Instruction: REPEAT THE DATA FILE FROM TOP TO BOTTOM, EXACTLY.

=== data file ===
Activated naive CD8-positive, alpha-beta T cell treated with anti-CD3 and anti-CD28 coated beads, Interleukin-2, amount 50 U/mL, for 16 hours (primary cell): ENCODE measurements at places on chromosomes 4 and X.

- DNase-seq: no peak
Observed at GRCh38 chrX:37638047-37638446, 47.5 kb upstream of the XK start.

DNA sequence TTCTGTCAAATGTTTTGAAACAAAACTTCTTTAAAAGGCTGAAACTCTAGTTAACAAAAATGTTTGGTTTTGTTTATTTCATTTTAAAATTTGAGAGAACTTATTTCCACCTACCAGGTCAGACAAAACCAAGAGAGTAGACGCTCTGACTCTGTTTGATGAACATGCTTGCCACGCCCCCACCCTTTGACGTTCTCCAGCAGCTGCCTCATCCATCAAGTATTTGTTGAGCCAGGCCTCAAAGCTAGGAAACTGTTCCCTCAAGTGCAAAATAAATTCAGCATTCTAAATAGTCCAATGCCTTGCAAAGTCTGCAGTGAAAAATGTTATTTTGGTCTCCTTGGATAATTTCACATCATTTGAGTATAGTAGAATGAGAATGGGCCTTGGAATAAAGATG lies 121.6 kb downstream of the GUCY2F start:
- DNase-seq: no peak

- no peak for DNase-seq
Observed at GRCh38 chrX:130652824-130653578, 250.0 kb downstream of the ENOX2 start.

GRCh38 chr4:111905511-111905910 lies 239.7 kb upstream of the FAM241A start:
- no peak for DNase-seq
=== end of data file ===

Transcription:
Activated naive CD8-positive, alpha-beta T cell treated with anti-CD3 and anti-CD28 coated beads, Interleukin-2, amount 50 U/mL, for 16 hours (primary cell): ENCODE measurements at places on chromosomes 4 and X.

- DNase-seq: no peak
Observed at GRCh38 chrX:37638047-37638446, 47.5 kb upstream of the XK start.

DNA sequence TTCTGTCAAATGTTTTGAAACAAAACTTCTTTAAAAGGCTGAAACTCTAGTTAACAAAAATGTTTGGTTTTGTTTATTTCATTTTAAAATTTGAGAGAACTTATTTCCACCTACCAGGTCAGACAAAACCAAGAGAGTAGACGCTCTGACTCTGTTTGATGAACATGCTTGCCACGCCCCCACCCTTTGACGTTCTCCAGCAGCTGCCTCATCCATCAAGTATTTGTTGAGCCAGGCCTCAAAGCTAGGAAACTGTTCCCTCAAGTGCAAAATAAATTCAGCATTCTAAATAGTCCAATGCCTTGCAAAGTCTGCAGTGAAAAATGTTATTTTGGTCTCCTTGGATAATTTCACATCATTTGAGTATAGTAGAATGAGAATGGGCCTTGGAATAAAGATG lies 121.6 kb downstream of the GUCY2F start:
- DNase-seq: no peak

- no peak for DNase-seq
Observed at GRCh38 chrX:130652824-130653578, 250.0 kb downstream of the ENOX2 start.

GRCh38 chr4:111905511-111905910 lies 239.7 kb upstream of the FAM241A start:
- no peak for DNase-seq